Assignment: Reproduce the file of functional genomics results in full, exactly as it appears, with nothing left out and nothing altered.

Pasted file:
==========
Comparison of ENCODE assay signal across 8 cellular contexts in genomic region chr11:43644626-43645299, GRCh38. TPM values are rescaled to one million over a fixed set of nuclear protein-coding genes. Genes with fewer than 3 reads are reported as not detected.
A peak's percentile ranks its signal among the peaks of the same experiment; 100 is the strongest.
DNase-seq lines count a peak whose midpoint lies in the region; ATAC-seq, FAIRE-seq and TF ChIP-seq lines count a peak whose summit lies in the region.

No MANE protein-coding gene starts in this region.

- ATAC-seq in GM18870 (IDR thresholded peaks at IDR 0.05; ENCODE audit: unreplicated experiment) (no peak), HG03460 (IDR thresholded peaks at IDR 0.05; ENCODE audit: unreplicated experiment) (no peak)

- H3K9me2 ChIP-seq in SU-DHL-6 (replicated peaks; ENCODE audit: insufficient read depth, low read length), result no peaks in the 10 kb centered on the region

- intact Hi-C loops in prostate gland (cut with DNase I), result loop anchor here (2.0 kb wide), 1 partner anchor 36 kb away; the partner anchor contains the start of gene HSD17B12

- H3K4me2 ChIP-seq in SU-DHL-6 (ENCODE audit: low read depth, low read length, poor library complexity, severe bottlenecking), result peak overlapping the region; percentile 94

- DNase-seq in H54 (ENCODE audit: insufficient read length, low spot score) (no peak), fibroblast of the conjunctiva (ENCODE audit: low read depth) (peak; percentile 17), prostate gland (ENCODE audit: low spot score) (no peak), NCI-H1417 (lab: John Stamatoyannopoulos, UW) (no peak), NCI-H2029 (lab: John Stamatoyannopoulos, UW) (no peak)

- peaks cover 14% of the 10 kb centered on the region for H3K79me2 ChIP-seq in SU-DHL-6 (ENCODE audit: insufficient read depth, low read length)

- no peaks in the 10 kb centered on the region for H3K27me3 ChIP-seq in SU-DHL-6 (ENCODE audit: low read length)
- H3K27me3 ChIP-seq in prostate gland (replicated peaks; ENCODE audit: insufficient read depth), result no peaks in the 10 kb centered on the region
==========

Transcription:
Comparison of ENCODE assay signal across 8 cellular contexts in genomic region chr11:43644626-43645299, GRCh38. TPM values are rescaled to one million over a fixed set of nuclear protein-coding genes. Genes with fewer than 3 reads are reported as not detected.
A peak's percentile ranks its signal among the peaks of the same experiment; 100 is the strongest.
DNase-seq lines count a peak whose midpoint lies in the region; ATAC-seq, FAIRE-seq and TF ChIP-seq lines count a peak whose summit lies in the region.

No MANE protein-coding gene starts in this region.

- ATAC-seq in GM18870 (IDR thresholded peaks at IDR 0.05; ENCODE audit: unreplicated experiment) (no peak), HG03460 (IDR thresholded peaks at IDR 0.05; ENCODE audit: unreplicated experiment) (no peak)

- H3K9me2 ChIP-seq in SU-DHL-6 (replicated peaks; ENCODE audit: insufficient read depth, low read length), result no peaks in the 10 kb centered on the region

- intact Hi-C loops in prostate gland (cut with DNase I), result loop anchor here (2.0 kb wide), 1 partner anchor 36 kb away; the partner anchor contains the start of gene HSD17B12

- H3K4me2 ChIP-seq in SU-DHL-6 (ENCODE audit: low read depth, low read length, poor library complexity, severe bottlenecking), result peak overlapping the region; percentile 94

- DNase-seq in H54 (ENCODE audit: insufficient read length, low spot score) (no peak), fibroblast of the conjunctiva (ENCODE audit: low read depth) (peak; percentile 17), prostate gland (ENCODE audit: low spot score) (no peak), NCI-H1417 (lab: John Stamatoyannopoulos, UW) (no peak), NCI-H2029 (lab: John Stamatoyannopoulos, UW) (no peak)

- peaks cover 14% of the 10 kb centered on the region for H3K79me2 ChIP-seq in SU-DHL-6 (ENCODE audit: insufficient read depth, low read length)

- no peaks in the 10 kb centered on the region for H3K27me3 ChIP-seq in SU-DHL-6 (ENCODE audit: low read length)
- H3K27me3 ChIP-seq in prostate gland (replicated peaks; ENCODE audit: insufficient read depth), result no peaks in the 10 kb centered on the region